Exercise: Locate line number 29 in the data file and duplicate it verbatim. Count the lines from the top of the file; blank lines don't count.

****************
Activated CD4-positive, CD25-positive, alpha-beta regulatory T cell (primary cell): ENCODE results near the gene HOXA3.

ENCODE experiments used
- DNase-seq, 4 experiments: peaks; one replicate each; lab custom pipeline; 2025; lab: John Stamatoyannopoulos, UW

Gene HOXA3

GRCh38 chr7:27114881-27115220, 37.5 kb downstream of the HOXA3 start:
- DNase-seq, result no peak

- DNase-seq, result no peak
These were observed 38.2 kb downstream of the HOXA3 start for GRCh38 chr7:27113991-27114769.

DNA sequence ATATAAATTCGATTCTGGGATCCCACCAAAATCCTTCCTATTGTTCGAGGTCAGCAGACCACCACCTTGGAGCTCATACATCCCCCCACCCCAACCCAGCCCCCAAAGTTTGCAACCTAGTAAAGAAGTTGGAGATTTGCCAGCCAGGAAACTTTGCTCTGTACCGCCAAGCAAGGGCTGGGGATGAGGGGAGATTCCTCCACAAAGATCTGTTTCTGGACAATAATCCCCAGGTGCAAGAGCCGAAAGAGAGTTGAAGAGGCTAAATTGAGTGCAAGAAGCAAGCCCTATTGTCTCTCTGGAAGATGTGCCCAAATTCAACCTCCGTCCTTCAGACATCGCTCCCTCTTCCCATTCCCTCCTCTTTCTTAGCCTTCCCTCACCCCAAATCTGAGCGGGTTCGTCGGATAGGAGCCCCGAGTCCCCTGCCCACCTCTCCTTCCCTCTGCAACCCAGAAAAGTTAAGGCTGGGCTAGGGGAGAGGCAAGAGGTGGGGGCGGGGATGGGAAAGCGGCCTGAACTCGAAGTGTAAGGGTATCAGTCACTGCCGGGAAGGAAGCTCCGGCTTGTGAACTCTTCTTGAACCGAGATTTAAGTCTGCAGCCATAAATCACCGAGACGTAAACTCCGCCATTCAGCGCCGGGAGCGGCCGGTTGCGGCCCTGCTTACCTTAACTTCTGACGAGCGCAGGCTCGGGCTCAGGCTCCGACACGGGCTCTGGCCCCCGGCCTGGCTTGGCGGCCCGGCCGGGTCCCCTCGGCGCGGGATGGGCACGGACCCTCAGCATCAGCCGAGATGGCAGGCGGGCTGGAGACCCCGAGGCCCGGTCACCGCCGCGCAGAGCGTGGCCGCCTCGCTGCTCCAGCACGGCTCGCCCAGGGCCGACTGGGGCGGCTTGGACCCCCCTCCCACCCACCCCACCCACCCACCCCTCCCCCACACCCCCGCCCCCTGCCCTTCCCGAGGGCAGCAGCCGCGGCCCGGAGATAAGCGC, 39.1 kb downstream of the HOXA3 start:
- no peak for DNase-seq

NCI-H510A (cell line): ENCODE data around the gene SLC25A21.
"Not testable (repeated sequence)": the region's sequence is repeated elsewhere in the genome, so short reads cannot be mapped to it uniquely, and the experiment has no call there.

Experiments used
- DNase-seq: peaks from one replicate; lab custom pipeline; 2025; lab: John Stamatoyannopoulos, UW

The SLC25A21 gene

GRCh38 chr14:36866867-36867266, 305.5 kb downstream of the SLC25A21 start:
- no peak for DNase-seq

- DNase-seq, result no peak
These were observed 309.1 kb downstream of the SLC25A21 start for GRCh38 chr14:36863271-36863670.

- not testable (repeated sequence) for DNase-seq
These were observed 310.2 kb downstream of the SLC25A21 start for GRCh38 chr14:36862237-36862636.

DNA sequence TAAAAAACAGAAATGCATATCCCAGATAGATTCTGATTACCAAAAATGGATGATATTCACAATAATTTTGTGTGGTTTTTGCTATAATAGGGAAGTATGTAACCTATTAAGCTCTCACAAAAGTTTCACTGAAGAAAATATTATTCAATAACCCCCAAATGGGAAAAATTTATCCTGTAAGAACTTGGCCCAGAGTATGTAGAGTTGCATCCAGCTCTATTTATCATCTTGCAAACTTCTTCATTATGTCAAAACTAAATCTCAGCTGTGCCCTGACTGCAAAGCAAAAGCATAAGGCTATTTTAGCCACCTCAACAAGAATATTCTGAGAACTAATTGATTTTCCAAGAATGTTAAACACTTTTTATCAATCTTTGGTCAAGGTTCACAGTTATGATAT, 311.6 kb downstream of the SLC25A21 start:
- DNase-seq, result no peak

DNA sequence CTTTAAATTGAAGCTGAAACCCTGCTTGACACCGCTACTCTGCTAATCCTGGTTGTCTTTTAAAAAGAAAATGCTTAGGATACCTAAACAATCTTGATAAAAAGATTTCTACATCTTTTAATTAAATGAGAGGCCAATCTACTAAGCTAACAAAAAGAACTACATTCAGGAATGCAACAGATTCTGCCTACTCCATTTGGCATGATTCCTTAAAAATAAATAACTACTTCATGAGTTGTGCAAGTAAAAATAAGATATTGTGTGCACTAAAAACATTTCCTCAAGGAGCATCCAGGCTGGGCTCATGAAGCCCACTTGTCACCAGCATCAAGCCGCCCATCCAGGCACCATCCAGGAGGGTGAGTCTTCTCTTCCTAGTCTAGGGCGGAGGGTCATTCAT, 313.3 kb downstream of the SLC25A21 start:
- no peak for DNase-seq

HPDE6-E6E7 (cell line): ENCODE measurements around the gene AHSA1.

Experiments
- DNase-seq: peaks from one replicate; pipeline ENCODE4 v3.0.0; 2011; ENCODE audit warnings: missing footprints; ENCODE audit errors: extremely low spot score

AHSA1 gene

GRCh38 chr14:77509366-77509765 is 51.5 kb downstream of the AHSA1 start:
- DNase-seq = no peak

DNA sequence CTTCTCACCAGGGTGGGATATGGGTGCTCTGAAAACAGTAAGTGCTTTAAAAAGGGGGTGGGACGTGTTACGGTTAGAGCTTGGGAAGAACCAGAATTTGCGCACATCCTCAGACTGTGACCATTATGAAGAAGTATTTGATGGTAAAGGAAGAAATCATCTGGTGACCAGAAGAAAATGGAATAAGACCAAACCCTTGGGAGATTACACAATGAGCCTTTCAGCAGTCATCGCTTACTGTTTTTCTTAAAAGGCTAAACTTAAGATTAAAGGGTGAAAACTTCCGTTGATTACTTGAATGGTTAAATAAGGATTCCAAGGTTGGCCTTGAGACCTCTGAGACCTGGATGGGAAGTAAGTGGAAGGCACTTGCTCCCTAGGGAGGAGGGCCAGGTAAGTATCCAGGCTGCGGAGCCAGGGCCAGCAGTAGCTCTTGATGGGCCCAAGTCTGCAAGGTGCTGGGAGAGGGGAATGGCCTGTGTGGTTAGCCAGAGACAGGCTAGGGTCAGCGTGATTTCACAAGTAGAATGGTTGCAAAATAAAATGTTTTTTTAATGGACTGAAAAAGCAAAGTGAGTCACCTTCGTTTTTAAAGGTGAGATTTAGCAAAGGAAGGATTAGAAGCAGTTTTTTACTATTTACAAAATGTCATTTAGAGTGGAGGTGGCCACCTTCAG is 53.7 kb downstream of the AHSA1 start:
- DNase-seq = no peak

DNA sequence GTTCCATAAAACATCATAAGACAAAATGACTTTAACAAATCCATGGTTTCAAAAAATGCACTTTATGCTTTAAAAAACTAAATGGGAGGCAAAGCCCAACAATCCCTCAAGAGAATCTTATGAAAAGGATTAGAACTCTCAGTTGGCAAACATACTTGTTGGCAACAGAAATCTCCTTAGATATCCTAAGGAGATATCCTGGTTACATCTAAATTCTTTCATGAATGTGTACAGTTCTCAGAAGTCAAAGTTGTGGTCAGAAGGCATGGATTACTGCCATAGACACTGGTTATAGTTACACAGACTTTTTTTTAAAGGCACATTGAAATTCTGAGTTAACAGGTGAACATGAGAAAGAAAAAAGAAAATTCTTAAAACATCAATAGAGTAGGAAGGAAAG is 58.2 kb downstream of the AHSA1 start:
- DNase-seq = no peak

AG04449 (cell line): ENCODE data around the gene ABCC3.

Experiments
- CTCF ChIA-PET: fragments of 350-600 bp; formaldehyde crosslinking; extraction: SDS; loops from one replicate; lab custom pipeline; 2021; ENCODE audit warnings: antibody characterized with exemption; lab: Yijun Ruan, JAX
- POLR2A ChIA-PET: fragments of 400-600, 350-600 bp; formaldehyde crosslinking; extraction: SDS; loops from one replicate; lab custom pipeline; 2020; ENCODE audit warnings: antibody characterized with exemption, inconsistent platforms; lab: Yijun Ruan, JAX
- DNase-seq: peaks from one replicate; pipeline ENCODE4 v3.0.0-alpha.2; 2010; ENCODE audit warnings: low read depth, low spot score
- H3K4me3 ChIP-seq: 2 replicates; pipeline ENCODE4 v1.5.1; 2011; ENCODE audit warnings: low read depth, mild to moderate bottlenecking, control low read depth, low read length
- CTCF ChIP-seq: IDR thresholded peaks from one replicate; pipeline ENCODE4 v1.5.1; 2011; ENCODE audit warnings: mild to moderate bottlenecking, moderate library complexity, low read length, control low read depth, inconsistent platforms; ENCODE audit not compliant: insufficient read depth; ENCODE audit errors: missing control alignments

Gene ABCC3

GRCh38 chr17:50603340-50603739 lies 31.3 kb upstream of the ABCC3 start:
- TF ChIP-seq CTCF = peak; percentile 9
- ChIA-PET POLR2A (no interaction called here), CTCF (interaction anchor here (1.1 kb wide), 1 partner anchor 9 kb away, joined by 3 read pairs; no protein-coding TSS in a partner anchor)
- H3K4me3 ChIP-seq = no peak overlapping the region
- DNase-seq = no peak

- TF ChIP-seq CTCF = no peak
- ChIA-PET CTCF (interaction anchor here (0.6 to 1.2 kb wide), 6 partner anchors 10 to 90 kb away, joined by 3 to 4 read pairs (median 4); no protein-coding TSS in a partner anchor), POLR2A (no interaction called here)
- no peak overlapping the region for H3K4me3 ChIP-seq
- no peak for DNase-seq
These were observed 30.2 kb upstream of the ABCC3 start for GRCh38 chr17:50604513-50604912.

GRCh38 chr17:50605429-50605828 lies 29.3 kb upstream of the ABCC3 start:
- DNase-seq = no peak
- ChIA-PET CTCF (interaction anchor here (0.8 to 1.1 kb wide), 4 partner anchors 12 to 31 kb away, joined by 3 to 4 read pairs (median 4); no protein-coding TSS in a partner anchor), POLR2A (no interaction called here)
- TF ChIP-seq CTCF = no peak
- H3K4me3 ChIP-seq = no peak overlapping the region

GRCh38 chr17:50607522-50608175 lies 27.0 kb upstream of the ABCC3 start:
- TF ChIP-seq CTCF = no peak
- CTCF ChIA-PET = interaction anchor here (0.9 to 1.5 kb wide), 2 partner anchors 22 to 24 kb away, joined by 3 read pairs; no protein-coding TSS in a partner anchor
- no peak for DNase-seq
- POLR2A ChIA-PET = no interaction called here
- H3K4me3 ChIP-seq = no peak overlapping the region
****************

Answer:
AHSA1 gene